In 2019, Leon Trotsky appeared on Netflix as a character in a miniseries made by Russia’s Channel One. With its gratuitous spectacles of sex and violence, the show has been roundly condemned by television critics as “terrible history.” In this paper, I show that the real Trotsky was not indifferent to the allure of the televisual. His 1923 essay “Vodka, Church, Cinema” envisioned a form of mass communication that would penetrate into people’s homes in the fashion of the Russian icon that hangs on their walls. Re-reading Trotsky as a “premature” theorist of television, I contextualize his surreal proposal to replace both vodka and the Eastern Orthodox Church with universal access to cinema in terms of the perceived need to launch a dynamic cycle of expanded social reproduction.
My arguments have two parts: first, I draw on the theoretical debate about “primitive socialist accumulation” that took place at this time to elucidate the program of social administration and libidinal management envisioned by Trotsky in his writings on culture; second, I analyze the ways in which cinema, conceived as a televisual medium, brought the real and the libidinal economy into relation with one another, offering a new perspective on subsequent aesthetics of Soviet montage. In films such as One Sixth of the World (1926), The General Line (1929), and Enthusiasm: The Symphony of Donbass (1930), cinema as a televisual medium becomes a scaler of the two economies, tethering individuals to the imagined community of nation in the interest of industrial policy.
Cassandra Xin Guan is a Dean’s Faculty Fellow and Visiting Assistant Professor in the Program of Science, Technology, and Society at Brown University. Her current research examines how biological plasticity became an object of scientific knowledge, aesthetic experience, and political intervention in the work of animation. Guan is co-editor, with Adam O’Brien, of the 2020 Screen dossier, Natural Aesthetics, and the author of an article in the winter 2021 issue of October, titled Critique of Flowers: The Exigency of Life in the Era of Its Technical Reproducibility.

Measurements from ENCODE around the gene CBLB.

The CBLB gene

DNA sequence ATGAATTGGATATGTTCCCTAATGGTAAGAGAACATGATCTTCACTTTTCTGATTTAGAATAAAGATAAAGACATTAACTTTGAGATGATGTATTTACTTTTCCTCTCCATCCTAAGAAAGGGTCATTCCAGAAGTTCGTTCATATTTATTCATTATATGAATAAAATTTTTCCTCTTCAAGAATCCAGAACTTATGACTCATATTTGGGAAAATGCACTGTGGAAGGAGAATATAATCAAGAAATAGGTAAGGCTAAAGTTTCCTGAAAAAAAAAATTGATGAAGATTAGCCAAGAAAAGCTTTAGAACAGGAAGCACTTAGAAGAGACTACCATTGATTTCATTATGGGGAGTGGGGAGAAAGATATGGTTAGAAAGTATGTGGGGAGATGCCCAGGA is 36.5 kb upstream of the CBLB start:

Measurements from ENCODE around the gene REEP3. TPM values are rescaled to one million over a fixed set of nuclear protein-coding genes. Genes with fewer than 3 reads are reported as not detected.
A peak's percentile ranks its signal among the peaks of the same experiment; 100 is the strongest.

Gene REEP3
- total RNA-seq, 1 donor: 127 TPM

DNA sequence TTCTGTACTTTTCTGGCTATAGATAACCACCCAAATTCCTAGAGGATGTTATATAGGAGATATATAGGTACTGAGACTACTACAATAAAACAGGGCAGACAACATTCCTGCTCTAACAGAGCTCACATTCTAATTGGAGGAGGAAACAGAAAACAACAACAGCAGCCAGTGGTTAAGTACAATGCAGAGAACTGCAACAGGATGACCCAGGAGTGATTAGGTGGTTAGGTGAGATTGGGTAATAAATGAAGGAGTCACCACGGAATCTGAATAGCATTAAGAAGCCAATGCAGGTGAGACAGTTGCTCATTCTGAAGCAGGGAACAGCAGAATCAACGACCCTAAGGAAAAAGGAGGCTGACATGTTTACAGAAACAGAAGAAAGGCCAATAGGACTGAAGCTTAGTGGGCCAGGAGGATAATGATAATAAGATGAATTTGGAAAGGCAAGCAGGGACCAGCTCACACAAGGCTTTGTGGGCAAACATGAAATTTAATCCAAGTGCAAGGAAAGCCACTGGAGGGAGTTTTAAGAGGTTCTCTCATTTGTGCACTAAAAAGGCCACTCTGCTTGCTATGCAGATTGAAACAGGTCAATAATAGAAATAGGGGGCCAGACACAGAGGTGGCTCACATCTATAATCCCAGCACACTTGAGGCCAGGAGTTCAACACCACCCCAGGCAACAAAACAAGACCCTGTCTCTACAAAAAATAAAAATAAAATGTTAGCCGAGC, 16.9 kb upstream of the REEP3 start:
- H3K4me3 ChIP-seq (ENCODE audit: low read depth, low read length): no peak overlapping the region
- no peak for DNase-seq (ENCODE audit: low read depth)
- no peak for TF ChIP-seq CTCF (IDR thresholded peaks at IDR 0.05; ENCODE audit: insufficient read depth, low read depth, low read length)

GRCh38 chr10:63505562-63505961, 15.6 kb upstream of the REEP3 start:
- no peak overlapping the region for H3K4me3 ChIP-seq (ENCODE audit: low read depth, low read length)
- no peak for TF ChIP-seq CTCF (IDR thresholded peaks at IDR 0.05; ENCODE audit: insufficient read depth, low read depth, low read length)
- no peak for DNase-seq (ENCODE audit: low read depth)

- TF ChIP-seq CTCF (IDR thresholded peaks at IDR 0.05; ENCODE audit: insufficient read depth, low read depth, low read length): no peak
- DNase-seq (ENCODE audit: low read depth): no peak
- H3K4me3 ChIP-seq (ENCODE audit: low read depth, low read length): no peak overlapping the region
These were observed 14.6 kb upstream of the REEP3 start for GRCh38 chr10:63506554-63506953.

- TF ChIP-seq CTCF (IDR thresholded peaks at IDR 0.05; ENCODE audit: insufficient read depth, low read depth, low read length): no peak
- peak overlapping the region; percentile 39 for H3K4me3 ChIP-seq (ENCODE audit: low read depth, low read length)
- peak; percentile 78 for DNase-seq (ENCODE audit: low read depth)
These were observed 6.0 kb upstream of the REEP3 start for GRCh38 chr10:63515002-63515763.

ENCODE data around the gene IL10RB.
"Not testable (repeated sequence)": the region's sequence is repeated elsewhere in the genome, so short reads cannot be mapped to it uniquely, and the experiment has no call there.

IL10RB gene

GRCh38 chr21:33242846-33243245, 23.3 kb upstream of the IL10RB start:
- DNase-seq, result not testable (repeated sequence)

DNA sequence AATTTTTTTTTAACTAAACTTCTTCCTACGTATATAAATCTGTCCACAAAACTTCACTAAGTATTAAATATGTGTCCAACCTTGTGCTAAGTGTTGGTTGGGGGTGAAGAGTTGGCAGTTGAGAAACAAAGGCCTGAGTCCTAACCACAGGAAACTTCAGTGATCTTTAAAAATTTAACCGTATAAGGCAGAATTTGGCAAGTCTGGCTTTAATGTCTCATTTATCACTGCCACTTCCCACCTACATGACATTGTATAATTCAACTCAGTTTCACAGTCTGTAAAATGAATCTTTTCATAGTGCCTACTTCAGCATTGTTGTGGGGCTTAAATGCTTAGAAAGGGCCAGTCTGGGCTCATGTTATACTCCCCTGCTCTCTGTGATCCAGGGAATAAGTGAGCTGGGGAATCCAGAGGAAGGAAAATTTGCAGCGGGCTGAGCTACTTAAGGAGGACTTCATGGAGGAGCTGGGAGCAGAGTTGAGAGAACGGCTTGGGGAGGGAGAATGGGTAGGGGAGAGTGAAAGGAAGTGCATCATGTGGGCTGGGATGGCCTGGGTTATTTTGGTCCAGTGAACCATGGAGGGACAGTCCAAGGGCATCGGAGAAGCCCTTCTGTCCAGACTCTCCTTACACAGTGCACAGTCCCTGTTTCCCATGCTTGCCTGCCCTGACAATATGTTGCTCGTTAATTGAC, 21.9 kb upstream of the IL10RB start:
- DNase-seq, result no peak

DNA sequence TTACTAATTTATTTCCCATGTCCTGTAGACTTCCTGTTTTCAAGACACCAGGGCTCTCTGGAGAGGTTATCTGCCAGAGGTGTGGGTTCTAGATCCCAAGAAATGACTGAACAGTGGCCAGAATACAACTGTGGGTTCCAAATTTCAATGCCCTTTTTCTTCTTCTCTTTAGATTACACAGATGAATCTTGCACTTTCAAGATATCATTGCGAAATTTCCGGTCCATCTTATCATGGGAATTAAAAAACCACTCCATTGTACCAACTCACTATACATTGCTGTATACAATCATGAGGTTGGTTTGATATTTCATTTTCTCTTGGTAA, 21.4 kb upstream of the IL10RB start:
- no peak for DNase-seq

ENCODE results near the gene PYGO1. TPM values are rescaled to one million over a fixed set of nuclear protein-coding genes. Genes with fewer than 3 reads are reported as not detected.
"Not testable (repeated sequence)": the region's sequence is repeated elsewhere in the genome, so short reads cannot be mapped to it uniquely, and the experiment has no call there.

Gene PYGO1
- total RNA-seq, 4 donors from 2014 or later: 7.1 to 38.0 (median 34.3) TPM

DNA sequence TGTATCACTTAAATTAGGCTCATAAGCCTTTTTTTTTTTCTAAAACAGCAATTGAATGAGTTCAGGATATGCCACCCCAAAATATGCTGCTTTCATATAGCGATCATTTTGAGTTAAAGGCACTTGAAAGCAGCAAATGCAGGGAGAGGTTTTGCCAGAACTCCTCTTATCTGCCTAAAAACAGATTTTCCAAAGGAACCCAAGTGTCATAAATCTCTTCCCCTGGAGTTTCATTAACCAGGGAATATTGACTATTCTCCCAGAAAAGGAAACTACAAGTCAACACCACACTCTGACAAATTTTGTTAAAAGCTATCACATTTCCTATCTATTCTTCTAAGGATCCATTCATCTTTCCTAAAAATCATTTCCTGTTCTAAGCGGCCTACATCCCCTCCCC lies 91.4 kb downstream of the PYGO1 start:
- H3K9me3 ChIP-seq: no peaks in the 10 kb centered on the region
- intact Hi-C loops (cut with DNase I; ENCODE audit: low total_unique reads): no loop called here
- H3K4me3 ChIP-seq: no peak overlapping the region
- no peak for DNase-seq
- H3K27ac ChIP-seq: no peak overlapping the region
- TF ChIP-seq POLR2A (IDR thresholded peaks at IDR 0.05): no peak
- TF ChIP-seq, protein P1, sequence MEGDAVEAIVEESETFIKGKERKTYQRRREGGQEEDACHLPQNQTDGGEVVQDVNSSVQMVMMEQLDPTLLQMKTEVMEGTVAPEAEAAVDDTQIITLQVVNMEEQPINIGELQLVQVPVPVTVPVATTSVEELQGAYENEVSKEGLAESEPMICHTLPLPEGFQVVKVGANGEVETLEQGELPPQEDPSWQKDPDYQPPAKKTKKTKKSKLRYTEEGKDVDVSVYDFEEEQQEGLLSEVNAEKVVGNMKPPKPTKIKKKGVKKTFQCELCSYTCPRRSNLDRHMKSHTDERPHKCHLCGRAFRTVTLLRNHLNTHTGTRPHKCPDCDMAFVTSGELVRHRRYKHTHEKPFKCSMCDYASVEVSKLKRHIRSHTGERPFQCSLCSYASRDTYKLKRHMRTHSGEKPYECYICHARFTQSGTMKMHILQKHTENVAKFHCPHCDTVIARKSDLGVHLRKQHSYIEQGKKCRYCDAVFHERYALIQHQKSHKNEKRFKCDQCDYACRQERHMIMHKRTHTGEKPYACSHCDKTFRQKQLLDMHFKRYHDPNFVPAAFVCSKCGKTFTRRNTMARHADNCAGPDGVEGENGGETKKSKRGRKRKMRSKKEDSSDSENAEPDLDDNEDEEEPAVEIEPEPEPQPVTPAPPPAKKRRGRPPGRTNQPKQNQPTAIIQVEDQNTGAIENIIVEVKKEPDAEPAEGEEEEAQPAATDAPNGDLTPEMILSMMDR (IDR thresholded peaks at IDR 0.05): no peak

In the early 1970s, filmmaker Harun Farocki moved into the world of television receiving regular commissions and programming opportunities. He learned a new skill set and became an expert in the then relatively new public medium. Paradoxically, though television was decried as a commercial mass medium, it afforded possibilities for funding and support for independent filmmakers. For Farocki the steady stream of work for WDR provided him with the opportunity to learn and develop televisual production skills as well as experiment and push the boundaries of what could be shown on a medium that many viewed as the antithesis of cinema.
Beginning in 1973, in a series of written essays and two 48 minute broadcasts: The Trouble with Images and The Struggle with Images, Farocki systematically critiqued and offered alternatives to the democratic medium. In particular, he honed in on the burgeoning genre of non-fiction television programs that proximate documentaries. Farocki argued that these programs were created on a topic based on a foregone conclusion. The exercise therefore is an affirmative one. A preexistent thesis was illustrated by images and sounds selected from a vast televisual databank and archive. The challenge for Farocki was how to produce a counter broadcast and employ television as a self-reflexive medium for critique and analysis; how to lodge or embed a form of institutional critique from within. My paper examines Farocki’s two broadcasts in conjunction with his written essays as they produce a new type of critique of the public mass medium.